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Software Testing and Quality Assurance Software Quality Assurance

Software Testing and Quality Assurance Software Quality Assurance

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Software Testing and Quality Assurance Software Quality Assurance

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  1. Software Testing and Quality AssuranceSoftware Quality Assurance

  2. Reading Assignment • Roger S. Pressman, “Software Engineering: A Practitioner’s Approach,” Fifth Edition, McGraw-Hill Book Company Europe, 2001. • Chapter 26: Cleanroom Software Engineering

  3. Objectives • Learn what is the cleanroom software engineering model • Learn the cleanroom software engineering strategy used in integrating all processes involved in crafting high quality software.

  4. What is Cleanroom? • Introduced by Mills, Dyer, and Linger during the 1980s • The philosophy of the “cleanroom” in hardware fabrication technologies: • It is cost-effective and time-effective to establish a fabrication approach that precludes the introduction of product defects. • Rather than fabricating a product and then working to remove defects, the cleanroom approach demands the discipline required to eliminate defects in specification and design and then fabricate in a “clean” manner.

  5. The Cleanroom Process Model

  6. The Cleanroom Strategy-I Increment Planning—adopts the incremental strategy Requirements Gathering—defines a description of customer level requirements (for each increment) Box Structure Specification—describes the functional specification Formal Design—specifications (called “black boxes”) are iteratively refined (with an increment) to become analogous to architectural and procedural designs (called “state boxes” and “clear boxes,” respectively). Correctness Verification—verification begins with the highest level box structure (specification) and moves toward design detail and code using a set of “correctness questions.” If these do not demonstrate that the specification is correct, more formal (mathematical) methods for verification are used. Code Generation, Inspection and Verification—the box structure specifications, represented in a specialized language, are transmitted into the appropriate programming language.

  7. The Cleanroom Strategy-II Statistical Test Planning—a suite of test cases that exercise of “probability distribution” of usage are planned and designed Statistical Usage Testing—execute a series of tests derived from a statistical sample (the probability distribution noted above) of all possible program executions by all users from a targeted population Certification—once verification, inspection and usage testing have been completed (and all errors are corrected) the increment is certified as ready for integration.

  8. Box Structure Specification black box clear box state box

  9. Box Structures black box state box clear box

  10. Design Refinement & Verification If a function f is expanded into a sequence g and h, the correctness condition for all input to f is: • Does g followed by h do f? When a function f is refined into a conditional (if-then-else), the correctness condition for all input to f is: • Whenever condition <c> is true does g do f and whenever <c> is false, does h do f? When function f is refined as a loop, the correctness conditions for all input to f is: • Is termination guaranteed? •Whenever <c> is true does g followed by f do f, and whenever <c> is false, does skipping the loop still do f?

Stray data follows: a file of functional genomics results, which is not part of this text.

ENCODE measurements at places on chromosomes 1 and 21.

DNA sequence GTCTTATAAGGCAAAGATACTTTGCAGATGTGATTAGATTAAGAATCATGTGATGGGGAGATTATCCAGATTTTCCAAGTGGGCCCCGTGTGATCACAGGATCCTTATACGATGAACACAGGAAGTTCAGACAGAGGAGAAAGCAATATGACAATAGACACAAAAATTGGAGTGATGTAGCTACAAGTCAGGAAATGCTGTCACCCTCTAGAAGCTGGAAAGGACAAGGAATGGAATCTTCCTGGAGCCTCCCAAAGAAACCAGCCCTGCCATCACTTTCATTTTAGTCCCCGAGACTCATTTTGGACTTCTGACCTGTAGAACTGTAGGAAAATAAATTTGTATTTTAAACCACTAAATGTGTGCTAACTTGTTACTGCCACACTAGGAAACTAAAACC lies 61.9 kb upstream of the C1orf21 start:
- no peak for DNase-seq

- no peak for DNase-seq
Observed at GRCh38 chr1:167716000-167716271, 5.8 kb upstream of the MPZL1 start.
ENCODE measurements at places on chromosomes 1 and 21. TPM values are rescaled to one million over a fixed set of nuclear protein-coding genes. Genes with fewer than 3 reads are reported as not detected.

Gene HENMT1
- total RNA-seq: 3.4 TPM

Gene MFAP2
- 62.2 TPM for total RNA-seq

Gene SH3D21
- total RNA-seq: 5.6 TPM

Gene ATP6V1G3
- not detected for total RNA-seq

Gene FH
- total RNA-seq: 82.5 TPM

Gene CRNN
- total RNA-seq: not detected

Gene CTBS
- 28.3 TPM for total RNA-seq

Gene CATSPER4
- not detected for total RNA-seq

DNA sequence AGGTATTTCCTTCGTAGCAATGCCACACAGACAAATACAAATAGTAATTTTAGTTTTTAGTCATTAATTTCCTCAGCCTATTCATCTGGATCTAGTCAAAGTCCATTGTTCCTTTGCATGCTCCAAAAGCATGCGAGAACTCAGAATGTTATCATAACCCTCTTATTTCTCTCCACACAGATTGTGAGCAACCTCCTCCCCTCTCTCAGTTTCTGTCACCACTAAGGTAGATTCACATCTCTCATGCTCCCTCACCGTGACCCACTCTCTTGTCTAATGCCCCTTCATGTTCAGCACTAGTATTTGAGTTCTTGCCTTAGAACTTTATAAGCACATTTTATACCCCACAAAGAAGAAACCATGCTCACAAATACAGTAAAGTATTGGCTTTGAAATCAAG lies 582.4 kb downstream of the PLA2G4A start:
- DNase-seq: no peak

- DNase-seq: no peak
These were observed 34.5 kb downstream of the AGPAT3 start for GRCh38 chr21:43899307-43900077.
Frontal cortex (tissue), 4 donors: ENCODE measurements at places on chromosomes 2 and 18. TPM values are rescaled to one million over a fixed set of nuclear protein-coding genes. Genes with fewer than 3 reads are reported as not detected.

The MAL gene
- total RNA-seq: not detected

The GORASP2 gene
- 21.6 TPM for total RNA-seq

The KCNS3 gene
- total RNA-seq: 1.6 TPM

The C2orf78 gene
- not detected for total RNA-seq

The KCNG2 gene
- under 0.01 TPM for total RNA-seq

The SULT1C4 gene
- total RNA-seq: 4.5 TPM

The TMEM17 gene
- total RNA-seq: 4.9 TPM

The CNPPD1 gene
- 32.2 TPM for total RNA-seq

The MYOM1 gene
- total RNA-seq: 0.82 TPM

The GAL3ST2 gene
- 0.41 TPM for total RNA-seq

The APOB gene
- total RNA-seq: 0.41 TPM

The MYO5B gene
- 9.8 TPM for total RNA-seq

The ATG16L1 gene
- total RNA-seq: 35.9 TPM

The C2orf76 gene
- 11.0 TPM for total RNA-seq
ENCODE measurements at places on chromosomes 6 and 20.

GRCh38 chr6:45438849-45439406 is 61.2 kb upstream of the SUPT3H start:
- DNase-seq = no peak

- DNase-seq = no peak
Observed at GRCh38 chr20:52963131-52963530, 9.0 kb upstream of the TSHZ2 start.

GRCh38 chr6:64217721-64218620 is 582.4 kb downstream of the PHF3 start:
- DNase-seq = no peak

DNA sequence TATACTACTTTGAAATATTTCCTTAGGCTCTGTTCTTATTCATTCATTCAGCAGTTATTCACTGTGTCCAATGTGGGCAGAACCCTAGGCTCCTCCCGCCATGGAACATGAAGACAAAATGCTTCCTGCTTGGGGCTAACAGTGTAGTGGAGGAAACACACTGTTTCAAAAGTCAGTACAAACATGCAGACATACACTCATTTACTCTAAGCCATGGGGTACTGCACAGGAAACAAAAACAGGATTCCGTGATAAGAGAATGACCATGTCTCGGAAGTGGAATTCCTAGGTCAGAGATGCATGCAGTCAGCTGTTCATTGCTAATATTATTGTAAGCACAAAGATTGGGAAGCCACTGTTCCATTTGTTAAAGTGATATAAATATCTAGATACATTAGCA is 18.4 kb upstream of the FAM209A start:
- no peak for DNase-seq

11. Advantages of Design Verification • It reduces verification to a finite process. • It lets cleanroom teams verify every line of design and code. • It results in a near zero defect level. • It scales up. • It produces better code than unit testing.

  12. Cleanroom Testing • statistical use testing • tests the actual usage of the program • determine a “usage probability distribution” • analyze the specification to identify a set of stimuli • stimuli cause software to change behavior • create usage scenarios • assign probability of use to each stimuli • test cases are generated for each stimuli according to the usage probability distribution

  13. Certification 1. Usage scenarios must be created. 2. A usage profile is specified. 3. Test cases are generated from the profile. 4. Tests are executed and failure data are recorded and analyzed. 5. Reliability is computed and certified.

  14. Certification Models Sampling model. Software testing executes m random test cases and is certified if no failures or a specified numbers of failures occur. The value of m is derived mathematically to ensure that required reliability is achieved. Component model. A system composed of n components is to be certified. The component model enables the analyst to determine the probability that component i will fail prior to completion. Certification model. The overall reliability of the system is projected and certified.

  15. Key Points • Cleanroom software engineering is a formal approach to software development. • It uses box structure specification (or formal methods) for analysis and design modeling and emphasizes correctness through verification, rather than testing, as the primary mechanism for finding and removing errors. • Unlike conventional testing, cleanroom software engineering does not emphasize unit or integration testing. Rather, the software is tested by defining a set of usage scenarios, determining the probability of use for each scenario, and then defining random tests that conform to the probabilities. • The error records that result are combined with sampling, component, and certification models to enable mathematical computation of projected reliability for the software component.